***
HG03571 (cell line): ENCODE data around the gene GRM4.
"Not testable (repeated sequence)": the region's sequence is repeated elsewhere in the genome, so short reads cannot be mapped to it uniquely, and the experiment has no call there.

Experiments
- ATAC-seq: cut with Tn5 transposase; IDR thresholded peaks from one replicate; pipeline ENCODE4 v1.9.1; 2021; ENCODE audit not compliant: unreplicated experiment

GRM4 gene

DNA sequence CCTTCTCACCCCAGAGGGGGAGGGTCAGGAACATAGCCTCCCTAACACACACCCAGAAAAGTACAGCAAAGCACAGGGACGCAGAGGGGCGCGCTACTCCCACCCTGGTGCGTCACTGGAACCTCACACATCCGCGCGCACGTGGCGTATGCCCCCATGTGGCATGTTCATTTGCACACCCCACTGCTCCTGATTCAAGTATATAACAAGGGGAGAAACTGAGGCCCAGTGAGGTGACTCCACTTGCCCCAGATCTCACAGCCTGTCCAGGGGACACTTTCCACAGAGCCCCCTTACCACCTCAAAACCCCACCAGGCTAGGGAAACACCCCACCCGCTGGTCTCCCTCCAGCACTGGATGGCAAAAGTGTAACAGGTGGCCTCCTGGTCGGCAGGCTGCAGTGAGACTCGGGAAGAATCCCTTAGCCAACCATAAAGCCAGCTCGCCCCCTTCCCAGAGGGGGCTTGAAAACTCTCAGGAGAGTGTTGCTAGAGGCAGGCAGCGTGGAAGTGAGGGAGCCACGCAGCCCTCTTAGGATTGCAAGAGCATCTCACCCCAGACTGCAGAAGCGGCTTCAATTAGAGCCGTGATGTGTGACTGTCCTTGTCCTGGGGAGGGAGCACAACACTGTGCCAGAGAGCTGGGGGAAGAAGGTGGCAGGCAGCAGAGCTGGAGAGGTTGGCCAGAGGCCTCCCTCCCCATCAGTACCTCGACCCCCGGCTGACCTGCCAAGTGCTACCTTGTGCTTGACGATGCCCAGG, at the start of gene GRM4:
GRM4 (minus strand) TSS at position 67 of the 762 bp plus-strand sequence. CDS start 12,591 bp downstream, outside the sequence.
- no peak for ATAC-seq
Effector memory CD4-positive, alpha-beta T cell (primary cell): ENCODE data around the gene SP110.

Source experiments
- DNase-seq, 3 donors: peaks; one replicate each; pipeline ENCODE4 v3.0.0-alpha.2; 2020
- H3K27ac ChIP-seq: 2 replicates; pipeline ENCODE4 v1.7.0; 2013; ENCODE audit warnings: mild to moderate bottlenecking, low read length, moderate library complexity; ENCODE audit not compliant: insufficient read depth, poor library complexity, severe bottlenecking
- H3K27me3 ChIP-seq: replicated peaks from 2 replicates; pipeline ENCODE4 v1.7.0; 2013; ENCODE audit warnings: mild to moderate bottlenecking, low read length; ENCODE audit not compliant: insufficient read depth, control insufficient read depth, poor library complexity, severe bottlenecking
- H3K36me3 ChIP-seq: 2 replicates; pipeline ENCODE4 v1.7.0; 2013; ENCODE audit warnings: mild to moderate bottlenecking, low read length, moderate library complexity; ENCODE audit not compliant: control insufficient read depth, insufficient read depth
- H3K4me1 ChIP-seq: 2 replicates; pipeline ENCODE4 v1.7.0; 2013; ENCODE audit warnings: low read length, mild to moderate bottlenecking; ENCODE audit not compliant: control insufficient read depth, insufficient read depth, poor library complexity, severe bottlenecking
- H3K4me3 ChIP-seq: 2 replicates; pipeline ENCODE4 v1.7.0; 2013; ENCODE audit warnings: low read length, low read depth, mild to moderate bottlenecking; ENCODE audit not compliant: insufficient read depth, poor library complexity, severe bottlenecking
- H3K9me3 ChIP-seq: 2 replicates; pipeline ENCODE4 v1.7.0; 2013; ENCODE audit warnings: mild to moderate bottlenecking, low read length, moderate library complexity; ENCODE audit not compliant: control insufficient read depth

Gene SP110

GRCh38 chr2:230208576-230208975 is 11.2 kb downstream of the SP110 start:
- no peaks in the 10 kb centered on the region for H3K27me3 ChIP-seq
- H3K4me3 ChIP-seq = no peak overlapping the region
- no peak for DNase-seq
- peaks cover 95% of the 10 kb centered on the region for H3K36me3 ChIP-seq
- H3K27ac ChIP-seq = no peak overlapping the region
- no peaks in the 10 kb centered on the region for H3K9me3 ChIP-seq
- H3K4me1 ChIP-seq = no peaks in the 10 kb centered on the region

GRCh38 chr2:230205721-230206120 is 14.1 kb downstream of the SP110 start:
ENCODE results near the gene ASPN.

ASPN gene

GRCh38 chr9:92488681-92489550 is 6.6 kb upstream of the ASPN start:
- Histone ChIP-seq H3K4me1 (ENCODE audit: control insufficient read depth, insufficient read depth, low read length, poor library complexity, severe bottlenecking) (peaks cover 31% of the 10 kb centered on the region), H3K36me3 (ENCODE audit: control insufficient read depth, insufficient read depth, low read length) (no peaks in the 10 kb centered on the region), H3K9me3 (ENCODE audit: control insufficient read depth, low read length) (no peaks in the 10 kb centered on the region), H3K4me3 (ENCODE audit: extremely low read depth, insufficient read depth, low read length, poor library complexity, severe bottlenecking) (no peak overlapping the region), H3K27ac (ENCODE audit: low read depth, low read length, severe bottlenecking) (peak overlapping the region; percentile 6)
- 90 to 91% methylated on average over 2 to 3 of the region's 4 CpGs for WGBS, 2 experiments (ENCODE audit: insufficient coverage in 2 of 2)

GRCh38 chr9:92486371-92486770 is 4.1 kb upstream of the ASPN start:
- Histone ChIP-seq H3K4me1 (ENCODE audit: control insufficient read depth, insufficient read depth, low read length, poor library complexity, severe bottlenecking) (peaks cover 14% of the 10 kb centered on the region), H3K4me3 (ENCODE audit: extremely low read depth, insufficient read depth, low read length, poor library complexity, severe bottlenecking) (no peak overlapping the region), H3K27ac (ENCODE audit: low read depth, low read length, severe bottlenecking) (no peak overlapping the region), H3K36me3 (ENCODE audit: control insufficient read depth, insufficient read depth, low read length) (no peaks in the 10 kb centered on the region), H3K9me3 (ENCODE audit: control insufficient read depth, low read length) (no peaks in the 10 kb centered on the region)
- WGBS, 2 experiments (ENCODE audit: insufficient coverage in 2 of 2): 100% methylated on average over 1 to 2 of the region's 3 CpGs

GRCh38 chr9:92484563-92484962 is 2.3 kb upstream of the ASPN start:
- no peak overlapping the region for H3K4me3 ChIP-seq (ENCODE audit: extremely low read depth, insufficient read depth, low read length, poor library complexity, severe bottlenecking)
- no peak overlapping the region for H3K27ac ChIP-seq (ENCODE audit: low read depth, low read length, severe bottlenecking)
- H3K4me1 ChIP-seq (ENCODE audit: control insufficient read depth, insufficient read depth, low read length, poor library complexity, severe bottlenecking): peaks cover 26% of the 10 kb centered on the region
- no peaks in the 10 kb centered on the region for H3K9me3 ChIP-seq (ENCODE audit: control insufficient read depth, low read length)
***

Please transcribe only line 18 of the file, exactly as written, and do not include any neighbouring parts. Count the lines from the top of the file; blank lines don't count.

Gene SP110